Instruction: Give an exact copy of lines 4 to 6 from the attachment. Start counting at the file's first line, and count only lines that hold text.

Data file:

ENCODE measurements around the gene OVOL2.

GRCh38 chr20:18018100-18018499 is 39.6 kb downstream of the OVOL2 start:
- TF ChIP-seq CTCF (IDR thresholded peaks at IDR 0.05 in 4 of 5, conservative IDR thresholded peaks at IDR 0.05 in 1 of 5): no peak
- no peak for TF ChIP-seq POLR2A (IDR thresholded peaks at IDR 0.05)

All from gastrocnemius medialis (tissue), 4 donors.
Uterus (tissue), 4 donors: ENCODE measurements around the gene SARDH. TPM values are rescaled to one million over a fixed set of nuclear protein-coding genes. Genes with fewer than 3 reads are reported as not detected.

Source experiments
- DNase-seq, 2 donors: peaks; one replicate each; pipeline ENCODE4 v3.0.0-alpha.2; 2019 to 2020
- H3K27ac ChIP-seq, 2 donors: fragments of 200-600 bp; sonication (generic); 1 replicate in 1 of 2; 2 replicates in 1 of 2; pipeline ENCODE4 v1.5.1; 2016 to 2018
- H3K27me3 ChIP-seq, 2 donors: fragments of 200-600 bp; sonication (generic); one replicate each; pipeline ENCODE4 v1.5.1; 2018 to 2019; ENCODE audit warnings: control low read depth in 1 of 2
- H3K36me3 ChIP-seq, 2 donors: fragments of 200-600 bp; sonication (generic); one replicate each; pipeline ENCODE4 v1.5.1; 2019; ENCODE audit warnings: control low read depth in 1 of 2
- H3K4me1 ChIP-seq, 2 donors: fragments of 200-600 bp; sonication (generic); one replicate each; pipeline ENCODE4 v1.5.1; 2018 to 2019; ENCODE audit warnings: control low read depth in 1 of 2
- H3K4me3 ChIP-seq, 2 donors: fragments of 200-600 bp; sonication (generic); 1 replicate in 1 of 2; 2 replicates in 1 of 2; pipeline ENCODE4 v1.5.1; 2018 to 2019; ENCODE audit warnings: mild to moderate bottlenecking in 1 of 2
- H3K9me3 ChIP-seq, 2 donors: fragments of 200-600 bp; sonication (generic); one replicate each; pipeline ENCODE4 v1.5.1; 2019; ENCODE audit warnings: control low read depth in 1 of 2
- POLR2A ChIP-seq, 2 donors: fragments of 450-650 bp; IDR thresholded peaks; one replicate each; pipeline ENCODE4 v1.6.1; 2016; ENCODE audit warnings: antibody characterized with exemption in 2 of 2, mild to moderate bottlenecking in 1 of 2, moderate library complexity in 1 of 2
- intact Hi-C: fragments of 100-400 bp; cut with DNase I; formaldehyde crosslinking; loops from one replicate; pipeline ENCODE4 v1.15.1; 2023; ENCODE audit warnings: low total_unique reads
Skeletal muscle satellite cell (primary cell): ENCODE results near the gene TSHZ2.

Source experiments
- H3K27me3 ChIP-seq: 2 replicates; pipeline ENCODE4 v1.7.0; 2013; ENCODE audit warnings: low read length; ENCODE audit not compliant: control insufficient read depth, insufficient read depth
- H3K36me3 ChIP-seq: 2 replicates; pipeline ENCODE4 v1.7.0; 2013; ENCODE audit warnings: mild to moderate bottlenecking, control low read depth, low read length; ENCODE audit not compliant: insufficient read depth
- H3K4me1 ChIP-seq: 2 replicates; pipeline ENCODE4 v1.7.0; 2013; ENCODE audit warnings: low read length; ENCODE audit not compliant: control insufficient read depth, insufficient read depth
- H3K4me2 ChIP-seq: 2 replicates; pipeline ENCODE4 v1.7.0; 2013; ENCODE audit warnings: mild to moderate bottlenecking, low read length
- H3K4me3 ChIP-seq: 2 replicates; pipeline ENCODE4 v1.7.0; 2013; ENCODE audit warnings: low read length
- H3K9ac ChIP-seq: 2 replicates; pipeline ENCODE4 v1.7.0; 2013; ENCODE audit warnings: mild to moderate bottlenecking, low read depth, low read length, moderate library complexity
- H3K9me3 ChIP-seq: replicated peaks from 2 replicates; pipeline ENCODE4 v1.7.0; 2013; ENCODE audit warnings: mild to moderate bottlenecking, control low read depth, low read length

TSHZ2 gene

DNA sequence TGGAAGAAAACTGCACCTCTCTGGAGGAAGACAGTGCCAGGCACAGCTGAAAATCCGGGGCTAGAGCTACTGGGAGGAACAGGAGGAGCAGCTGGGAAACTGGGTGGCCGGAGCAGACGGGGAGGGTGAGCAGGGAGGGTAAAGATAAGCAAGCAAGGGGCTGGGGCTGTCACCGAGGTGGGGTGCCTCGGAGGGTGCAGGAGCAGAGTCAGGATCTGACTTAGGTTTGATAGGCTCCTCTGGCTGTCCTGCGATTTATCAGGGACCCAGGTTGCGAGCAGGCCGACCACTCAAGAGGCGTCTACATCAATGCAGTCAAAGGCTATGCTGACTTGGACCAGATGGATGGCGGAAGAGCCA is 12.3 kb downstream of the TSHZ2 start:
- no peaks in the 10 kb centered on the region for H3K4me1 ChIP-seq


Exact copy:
- no peak for TF ChIP-seq POLR2A (IDR thresholded peaks at IDR 0.05)

All from gastrocnemius medialis (tissue), 4 donors.
Uterus (tissue), 4 donors: ENCODE measurements around the gene SARDH. TPM values are rescaled to one million over a fixed set of nuclear protein-coding genes. Genes with fewer than 3 reads are reported as not detected.